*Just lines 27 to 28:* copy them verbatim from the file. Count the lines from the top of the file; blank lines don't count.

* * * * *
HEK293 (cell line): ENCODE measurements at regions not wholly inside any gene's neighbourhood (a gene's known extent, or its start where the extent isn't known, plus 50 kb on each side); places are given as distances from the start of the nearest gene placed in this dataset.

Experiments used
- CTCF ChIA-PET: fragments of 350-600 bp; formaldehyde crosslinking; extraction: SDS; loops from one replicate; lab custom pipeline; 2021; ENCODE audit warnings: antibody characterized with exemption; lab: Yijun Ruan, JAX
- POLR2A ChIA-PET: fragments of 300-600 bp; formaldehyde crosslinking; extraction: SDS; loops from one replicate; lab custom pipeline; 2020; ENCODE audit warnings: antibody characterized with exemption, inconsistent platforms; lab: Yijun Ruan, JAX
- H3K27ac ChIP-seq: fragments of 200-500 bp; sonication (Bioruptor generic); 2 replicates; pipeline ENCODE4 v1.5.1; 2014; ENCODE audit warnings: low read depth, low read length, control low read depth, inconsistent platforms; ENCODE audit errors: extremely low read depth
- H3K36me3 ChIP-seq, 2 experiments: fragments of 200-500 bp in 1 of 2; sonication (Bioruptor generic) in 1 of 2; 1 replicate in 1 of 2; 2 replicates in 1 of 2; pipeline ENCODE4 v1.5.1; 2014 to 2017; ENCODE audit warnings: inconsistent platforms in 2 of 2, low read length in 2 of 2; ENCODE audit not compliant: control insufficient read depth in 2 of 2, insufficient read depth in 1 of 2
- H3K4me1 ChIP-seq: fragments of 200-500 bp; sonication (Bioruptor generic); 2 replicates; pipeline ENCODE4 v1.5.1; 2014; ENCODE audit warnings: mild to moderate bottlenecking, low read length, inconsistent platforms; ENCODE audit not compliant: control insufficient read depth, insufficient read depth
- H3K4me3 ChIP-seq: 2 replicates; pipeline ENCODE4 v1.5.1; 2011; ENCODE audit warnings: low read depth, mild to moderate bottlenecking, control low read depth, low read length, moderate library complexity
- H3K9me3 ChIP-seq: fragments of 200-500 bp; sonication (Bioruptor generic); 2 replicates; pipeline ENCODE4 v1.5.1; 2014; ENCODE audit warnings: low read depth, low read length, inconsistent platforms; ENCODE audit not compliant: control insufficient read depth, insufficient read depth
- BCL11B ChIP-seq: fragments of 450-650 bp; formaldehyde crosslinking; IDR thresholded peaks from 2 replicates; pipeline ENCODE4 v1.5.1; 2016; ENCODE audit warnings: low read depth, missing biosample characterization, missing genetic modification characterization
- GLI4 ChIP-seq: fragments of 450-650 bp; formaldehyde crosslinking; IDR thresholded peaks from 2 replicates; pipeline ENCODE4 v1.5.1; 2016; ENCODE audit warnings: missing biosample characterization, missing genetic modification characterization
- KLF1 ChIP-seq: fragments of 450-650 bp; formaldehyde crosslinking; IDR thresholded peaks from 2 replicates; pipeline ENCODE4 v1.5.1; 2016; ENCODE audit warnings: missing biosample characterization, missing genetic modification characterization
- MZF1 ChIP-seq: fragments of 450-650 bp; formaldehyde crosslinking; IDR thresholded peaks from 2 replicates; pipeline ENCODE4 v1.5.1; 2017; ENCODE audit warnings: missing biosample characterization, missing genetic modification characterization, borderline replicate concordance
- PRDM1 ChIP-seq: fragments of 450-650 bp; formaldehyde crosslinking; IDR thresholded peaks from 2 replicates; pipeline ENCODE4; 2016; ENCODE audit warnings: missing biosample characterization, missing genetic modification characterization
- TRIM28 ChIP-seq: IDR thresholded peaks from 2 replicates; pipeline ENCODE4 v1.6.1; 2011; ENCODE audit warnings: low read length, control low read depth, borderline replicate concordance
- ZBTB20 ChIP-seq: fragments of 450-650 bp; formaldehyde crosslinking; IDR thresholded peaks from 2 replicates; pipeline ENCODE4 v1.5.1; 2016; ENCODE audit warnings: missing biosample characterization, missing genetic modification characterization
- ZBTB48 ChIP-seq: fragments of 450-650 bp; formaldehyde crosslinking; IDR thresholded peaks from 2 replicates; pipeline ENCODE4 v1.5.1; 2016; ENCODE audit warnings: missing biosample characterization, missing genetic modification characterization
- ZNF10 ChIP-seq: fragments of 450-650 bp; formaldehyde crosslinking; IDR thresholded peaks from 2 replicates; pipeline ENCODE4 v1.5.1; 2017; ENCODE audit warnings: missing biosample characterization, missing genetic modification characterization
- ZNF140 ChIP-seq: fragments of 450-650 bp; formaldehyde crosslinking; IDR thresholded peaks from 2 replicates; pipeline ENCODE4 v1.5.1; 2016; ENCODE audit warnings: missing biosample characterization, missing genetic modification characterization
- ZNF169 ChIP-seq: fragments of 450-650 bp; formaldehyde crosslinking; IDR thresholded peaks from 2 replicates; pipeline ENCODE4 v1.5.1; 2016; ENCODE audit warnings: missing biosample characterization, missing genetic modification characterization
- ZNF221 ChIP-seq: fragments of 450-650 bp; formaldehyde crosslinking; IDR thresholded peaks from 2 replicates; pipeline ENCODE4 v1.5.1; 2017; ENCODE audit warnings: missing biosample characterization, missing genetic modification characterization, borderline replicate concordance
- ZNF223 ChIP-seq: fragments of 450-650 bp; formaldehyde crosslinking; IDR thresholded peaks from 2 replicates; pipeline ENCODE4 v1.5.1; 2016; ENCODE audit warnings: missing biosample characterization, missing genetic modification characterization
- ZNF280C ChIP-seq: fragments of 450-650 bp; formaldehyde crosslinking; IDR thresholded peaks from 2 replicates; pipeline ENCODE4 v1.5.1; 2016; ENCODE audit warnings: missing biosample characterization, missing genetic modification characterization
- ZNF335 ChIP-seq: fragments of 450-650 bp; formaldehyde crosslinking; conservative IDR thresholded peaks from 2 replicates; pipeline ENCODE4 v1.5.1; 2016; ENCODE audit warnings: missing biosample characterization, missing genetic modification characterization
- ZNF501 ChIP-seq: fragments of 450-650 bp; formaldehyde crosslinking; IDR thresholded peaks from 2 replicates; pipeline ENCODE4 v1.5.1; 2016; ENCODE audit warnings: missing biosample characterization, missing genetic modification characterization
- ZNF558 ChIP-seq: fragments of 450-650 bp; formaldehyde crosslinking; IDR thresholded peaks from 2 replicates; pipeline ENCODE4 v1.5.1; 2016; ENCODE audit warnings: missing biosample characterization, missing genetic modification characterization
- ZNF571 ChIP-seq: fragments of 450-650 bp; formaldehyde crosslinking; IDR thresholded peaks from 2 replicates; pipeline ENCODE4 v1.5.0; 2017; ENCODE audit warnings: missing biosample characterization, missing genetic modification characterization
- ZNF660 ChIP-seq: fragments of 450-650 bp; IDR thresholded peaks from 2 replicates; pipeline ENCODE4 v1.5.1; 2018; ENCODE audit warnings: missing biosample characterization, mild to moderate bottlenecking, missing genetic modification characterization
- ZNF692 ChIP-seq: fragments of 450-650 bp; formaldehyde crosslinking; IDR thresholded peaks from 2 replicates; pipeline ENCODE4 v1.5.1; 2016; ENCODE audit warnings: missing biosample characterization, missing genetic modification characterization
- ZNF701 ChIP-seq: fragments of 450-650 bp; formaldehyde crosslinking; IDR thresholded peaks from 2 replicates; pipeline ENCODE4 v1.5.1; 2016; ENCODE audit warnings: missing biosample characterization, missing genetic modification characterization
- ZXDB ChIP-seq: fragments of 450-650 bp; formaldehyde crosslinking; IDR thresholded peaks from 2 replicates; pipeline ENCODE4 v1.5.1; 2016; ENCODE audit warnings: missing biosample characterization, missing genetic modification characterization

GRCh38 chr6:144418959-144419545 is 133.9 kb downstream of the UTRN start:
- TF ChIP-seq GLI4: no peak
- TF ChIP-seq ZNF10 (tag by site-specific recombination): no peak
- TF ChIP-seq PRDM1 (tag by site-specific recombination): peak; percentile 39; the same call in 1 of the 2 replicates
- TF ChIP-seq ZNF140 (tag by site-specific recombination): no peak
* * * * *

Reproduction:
- ZNF571 ChIP-seq: fragments of 450-650 bp; formaldehyde crosslinking; IDR thresholded peaks from 2 replicates; pipeline ENCODE4 v1.5.0; 2017; ENCODE audit warnings: missing biosample characterization, missing genetic modification characterization
- ZNF660 ChIP-seq: fragments of 450-650 bp; IDR thresholded peaks from 2 replicates; pipeline ENCODE4 v1.5.1; 2018; ENCODE audit warnings: missing biosample characterization, mild to moderate bottlenecking, missing genetic modification characterization